Argentinians vote amid economic turmoil with libertarian slight favourite

Many Argentinians, unconvinced by either candidate, view the election as a choice between “lesser evil”

A man casts his vote next to electoral workers at a polling station during Argentina’s runoff presidential election, in Buenos Aires, Argentina November 19, 2023.—Reuters 

Argentinians cast their votes in a closely contested presidential runoff, presenting two distinct visions for the nation’s future amid widespread discontent over triple-digit inflation and increasing poverty. 

Peronist Economy Minister Sergio Massa, navigating the country through its worst economic crisis in two decades, faces off against the radical libertarian outsider Javier Milei, who holds a slight advantage in pre-vote polls.

Milei advocates for economic shock therapy, proposing drastic measures such as shutting down the central bank, abandoning the peso, and implementing significant spending cuts. 

While these reforms resonate with voters frustrated by economic challenges, they also elicit concerns about potential austerity measures. 

Many Argentinians, unconvinced by either candidate, view the election as a choice between the “lesser evil,” weighing fear of Milei’s economic remedies against anger at Massa for the ongoing economic crisis.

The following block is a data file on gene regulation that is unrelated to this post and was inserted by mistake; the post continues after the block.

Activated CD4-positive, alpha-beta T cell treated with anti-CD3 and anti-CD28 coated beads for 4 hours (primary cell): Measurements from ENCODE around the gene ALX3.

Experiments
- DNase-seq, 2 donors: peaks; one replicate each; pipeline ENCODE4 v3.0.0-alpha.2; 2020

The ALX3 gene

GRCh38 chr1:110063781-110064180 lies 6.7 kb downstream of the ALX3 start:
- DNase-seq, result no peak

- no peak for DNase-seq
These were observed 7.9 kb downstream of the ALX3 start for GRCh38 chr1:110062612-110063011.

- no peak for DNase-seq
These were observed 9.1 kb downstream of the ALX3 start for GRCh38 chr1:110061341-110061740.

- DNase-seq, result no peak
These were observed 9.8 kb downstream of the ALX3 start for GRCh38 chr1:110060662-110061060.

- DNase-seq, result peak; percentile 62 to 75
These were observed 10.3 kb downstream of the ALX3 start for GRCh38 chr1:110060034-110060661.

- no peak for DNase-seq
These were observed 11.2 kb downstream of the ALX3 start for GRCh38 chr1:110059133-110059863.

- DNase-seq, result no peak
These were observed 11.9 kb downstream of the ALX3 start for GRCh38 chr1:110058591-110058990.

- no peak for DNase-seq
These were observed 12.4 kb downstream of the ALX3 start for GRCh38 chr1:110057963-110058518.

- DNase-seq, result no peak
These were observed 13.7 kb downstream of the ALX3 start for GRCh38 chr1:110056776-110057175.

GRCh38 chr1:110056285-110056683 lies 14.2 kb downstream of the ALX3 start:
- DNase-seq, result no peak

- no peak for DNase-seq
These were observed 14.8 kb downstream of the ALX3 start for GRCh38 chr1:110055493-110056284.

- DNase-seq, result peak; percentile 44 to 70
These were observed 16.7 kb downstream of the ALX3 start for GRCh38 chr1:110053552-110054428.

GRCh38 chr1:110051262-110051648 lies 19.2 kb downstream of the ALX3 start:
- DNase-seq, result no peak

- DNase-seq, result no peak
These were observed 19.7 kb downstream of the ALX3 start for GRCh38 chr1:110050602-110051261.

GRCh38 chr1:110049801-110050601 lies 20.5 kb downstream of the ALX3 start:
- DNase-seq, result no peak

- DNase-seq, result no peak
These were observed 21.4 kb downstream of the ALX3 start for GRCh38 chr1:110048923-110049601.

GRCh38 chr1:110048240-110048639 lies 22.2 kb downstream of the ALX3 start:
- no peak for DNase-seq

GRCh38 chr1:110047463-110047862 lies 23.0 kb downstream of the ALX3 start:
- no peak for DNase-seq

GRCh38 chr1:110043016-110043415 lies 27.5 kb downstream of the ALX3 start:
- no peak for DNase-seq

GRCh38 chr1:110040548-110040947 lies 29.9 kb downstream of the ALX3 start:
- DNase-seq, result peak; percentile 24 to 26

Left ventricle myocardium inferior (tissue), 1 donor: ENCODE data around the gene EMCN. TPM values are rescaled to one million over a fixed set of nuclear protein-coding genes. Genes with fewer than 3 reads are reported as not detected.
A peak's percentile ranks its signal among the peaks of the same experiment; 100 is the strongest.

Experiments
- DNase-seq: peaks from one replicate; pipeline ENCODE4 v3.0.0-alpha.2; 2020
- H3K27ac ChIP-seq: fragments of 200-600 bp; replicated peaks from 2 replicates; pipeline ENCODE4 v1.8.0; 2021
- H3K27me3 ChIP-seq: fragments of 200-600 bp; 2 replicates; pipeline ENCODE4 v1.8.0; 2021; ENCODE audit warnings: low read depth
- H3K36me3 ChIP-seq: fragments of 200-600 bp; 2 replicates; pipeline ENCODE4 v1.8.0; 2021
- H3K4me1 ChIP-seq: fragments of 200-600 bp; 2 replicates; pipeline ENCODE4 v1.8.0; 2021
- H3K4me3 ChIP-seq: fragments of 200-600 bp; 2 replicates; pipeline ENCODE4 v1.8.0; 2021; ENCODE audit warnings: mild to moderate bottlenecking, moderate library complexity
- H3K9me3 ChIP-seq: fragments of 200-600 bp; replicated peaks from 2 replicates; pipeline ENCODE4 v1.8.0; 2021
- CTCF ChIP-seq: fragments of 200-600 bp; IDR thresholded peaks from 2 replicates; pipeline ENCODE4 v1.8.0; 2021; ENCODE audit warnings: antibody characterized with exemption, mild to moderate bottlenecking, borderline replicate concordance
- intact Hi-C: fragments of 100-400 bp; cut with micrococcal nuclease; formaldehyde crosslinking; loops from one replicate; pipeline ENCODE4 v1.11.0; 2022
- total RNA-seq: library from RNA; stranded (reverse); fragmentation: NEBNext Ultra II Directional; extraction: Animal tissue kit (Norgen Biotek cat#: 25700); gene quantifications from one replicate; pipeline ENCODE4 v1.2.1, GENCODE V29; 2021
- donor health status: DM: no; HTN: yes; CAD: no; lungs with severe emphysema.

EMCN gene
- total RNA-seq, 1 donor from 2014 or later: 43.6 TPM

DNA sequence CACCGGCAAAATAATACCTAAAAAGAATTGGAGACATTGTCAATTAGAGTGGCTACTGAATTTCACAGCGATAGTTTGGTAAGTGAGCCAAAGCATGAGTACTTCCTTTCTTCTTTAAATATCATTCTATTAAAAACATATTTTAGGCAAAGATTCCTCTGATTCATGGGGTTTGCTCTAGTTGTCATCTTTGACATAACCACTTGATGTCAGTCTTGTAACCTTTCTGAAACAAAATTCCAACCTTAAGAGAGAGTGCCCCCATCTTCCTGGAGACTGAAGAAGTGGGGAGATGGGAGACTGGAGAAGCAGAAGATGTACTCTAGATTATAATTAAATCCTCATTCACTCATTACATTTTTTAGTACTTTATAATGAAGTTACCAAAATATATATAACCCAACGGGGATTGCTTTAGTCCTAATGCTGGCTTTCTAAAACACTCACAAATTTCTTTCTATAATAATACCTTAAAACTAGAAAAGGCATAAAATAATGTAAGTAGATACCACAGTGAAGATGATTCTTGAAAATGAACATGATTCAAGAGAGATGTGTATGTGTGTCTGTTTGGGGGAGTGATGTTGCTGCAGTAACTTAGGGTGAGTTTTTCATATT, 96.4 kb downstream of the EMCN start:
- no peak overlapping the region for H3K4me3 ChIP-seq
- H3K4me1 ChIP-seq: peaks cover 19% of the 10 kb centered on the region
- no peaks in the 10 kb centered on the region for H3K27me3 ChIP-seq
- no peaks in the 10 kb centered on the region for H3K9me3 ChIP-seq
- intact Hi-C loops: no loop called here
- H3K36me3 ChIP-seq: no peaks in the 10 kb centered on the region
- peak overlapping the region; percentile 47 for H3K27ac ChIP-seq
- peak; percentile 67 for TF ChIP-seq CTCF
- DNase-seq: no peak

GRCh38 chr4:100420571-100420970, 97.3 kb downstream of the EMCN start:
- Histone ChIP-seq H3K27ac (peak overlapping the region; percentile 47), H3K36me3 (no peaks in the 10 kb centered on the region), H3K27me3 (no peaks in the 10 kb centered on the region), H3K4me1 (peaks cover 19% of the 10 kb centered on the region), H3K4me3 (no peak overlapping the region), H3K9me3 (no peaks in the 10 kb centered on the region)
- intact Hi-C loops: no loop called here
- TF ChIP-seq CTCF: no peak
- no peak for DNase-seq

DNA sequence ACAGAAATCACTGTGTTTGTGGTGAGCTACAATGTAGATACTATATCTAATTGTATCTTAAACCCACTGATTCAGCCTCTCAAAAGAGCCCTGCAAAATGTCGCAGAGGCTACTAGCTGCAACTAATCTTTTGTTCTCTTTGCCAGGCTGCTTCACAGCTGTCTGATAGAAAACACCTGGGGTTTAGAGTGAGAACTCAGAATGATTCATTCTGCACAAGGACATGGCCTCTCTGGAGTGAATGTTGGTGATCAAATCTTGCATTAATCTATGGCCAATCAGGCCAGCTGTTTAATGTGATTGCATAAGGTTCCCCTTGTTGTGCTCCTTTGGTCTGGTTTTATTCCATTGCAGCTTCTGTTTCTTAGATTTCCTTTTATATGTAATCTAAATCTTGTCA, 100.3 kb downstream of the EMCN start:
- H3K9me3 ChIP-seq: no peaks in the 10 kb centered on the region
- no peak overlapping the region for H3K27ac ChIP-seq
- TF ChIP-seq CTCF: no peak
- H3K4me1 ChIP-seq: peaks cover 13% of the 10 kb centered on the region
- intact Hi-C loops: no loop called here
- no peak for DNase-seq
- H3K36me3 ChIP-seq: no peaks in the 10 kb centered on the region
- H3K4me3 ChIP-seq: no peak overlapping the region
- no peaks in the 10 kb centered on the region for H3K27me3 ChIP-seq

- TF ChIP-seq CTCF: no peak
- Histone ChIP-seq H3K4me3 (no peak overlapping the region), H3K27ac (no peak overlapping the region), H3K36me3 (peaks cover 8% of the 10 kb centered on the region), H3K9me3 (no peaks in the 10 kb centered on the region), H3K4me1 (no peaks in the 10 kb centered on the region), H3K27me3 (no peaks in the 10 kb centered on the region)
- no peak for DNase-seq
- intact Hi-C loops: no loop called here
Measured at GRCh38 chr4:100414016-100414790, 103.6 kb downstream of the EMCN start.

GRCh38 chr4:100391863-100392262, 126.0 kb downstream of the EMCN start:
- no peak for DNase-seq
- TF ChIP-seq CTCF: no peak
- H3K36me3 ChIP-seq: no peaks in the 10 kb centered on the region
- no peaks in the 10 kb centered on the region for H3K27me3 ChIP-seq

The outcome, irrespective of the winner, will reshape Argentina’s political landscape, economic trajectory, and trade relations involving grains, lithium, and hydrocarbons, as well as its diplomatic ties with China, the United States, Brazil, and other nations. 

The election represents a profound rupture in Argentina’s political representation, with the potential to transform existing political forces.

Milei holds a marginal lead in opinion polls, but the race remains tight and uncertain. Massa, employing tax cuts and campaigns highlighting Milei’s radical proposals, has been regaining support. 

The electorate grapples with conflicting sentiments, with some expressing discomfort with Milei’s policies, while others perceive Massa as a known, if not entirely satisfactory, entity.

Voter frustration, fueled by the enduring economic crisis under Massa’s stewardship, may prove decisive. The election also signifies the unexpected rise of Milei, a 53-year-old economist and former TV pundit, propelled by widespread disenchantment with traditional political parties.

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